Fairness Can Pay Economic Dividends, by Chrystia Freeland, NY Times: There’s a reason they call economics the dismal science, but Professor Armin Falk’s presentation at an economics conference in Berlin a few days ago made me smile. That’s because his big conclusion — fairness has a financial pay-off — is so cheering...
Prof. Falk’s conclusion is easy to square with our experience of everyday life. Any parent — I’m a mother of three — knows that nothing enrages a child a more than the belief that her brother or sister is getting preferential treatment. Everyone with a job knows the same thing — there are few things more demotivating than discovering that the guy in the cubicle next to you, who does the same job you do, earns more.
But that instinctive sense that fairness matters hasn’t always been shared by mainstream economics. Instead, economists have built their models around the idea of ‘homos economicus,’ a human being who is perfectly rational and whose only goal is to pursue his economic self-interest.
Prof. Falk goes a long way to debunking that view. ... Read what conclusions he comes to in my column...
Here's a bit from the link (which is broken in the actual article). For those who think efficiency is all that matters, notice that fairness matters for efficiency:
The Triumph of the Social Animal, by Chrystia Freeland, Reuters: Does fairness matter? .... Economics ... hasn’t traditionally been much concerned with fairness. ... The alternate view was advanced by Armin Falk, a Bonn University economist, at a recent economics conference in Berlin organized by the Institute for New Economic Thinking. It emphasizes the importance of fairness and trust to human behavior. This approach takes as its starting point the idea that we are social animals, driven powerfully by how we fit into our community.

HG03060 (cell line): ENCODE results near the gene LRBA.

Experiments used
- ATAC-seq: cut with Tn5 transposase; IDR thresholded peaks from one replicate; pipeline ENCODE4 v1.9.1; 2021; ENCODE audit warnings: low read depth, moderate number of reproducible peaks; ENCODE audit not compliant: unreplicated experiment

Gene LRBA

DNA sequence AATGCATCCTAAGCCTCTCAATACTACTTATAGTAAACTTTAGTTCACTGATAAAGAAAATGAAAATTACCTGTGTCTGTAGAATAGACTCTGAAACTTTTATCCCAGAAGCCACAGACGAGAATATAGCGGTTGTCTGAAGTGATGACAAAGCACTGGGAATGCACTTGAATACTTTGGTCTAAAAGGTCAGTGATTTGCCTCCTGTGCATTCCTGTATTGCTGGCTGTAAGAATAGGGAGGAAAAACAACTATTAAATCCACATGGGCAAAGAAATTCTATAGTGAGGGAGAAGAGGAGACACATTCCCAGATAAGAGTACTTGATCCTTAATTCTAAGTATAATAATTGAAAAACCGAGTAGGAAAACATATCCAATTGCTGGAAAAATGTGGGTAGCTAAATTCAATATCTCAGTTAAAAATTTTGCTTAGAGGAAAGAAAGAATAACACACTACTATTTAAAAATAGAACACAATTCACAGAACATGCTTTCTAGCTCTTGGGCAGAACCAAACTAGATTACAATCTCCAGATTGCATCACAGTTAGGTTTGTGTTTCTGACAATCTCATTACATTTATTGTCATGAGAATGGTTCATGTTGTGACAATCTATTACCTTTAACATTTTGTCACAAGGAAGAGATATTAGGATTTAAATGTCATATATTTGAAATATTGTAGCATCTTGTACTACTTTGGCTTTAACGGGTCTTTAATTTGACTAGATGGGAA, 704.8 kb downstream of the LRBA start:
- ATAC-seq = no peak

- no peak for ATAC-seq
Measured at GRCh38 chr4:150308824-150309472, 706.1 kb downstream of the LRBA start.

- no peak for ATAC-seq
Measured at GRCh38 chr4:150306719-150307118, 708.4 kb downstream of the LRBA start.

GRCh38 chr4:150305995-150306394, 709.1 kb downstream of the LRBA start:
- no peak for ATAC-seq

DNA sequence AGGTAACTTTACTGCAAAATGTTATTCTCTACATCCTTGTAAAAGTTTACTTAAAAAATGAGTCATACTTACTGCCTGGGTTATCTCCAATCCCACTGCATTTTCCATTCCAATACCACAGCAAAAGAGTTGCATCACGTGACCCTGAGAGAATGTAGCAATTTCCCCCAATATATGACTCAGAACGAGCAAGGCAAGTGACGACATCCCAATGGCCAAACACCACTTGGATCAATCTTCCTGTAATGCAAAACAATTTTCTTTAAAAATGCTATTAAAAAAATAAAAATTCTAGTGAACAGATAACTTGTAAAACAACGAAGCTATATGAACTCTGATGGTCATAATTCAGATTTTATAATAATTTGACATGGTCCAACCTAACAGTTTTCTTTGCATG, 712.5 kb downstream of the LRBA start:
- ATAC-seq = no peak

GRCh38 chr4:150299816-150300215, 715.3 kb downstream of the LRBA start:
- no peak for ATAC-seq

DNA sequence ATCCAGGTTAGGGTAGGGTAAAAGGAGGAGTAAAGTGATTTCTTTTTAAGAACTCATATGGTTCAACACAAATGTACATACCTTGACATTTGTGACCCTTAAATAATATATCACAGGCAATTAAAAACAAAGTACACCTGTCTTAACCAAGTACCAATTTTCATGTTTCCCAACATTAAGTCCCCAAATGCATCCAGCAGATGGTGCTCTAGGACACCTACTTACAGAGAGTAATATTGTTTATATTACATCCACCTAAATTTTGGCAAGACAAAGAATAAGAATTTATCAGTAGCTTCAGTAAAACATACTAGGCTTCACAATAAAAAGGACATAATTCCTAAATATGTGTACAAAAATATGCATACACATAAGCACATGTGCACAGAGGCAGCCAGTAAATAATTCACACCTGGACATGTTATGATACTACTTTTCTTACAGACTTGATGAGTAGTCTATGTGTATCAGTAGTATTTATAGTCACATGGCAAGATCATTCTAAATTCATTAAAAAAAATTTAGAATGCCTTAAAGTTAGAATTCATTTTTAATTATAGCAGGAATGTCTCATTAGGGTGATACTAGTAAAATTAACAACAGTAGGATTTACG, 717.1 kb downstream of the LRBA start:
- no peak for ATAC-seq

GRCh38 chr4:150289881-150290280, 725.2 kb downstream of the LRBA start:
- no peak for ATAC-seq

The social animal school may sound touchy-feely, but one of its favorite research tools is the M.R.I. ... In one experiment, subjects were paid 50 percent more, the same amount or 50 percent less than a peer for doing the same amount of work. Crucially, the absolute payment the research subject received in each case was identical.
But brain scans showed that fairness had a strong impact at a neurological level. Anyone who has ever held a job or has a sibling won’t be surprised to learn that the most powerful response was evoked when the research subject was underpaid, compared with his identically tasked peer. Interestingly, when researchers simulated low social status..., unfair treatment mattered less. The meek may inherit the earth, but in the meantime they have been conditioned to accept less than their fair share.
In another experiment, Dr. Falk and Ernst Fehr, of the University of Zurich, investigated [the question]: Does our perception of fairness influence how hard we work? Their answer is yes — workers who are underpaid don’t work as hard. ...
The next step is to adopt these discoveries about the social animal to our thinking about the broader political economy. In one way or another, this year’s pivotal elections will all be about the economy, stupid. But a sophisticated understanding of how the economy really works means thinking not just about gross domestic product, but about fairness and autonomy, too.
Here's a video of the talk: